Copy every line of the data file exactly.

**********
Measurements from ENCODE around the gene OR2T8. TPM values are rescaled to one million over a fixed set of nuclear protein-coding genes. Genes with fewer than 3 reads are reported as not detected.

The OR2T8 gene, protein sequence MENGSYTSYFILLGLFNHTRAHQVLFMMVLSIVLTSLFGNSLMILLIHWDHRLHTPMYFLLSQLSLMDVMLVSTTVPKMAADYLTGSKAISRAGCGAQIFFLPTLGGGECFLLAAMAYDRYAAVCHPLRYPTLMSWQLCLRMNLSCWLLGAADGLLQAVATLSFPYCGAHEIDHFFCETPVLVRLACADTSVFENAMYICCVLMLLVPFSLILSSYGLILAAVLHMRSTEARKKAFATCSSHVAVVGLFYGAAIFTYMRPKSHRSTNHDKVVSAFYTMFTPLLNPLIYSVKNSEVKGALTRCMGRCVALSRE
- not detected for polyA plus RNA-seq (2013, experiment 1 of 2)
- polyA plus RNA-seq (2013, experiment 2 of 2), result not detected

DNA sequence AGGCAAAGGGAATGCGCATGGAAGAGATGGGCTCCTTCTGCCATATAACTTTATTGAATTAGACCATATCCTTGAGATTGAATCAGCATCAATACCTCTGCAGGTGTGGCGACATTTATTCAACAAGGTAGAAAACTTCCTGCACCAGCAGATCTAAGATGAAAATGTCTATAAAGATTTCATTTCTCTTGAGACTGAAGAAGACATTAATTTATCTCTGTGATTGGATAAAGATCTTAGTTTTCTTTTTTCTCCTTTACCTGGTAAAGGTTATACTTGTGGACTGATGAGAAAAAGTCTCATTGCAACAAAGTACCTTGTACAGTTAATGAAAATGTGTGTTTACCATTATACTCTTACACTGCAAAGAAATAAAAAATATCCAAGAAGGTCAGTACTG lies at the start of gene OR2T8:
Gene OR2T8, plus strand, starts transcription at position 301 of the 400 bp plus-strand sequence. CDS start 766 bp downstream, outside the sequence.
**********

Measurements from ENCODE around the gene OR2T8. TPM values are rescaled to one million over a fixed set of nuclear protein-coding genes. Genes with fewer than 3 reads are reported as not detected.

The OR2T8 gene, protein sequence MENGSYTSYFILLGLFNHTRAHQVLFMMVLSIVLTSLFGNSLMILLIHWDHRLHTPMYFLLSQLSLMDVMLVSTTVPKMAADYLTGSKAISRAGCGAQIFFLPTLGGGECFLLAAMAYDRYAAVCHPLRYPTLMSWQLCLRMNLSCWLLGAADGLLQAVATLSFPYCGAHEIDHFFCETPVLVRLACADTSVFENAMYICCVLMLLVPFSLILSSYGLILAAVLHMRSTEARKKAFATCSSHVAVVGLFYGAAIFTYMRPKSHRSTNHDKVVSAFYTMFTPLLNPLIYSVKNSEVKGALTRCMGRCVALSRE
- not detected for polyA plus RNA-seq (2013, experiment 1 of 2)
- polyA plus RNA-seq (2013, experiment 2 of 2), result not detected

DNA sequence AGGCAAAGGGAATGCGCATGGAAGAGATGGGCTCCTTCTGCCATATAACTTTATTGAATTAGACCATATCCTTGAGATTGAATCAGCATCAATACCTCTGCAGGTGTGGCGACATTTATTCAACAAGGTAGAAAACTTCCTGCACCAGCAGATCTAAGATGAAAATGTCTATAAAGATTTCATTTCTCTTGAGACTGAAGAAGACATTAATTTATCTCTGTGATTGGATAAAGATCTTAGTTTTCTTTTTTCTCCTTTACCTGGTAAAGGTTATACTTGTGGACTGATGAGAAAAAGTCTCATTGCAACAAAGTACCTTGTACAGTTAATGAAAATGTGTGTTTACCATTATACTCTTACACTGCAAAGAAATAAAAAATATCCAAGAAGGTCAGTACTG lies at the start of gene OR2T8:
Gene OR2T8, plus strand, starts transcription at position 301 of the 400 bp plus-strand sequence. CDS start 766 bp downstream, outside the sequence.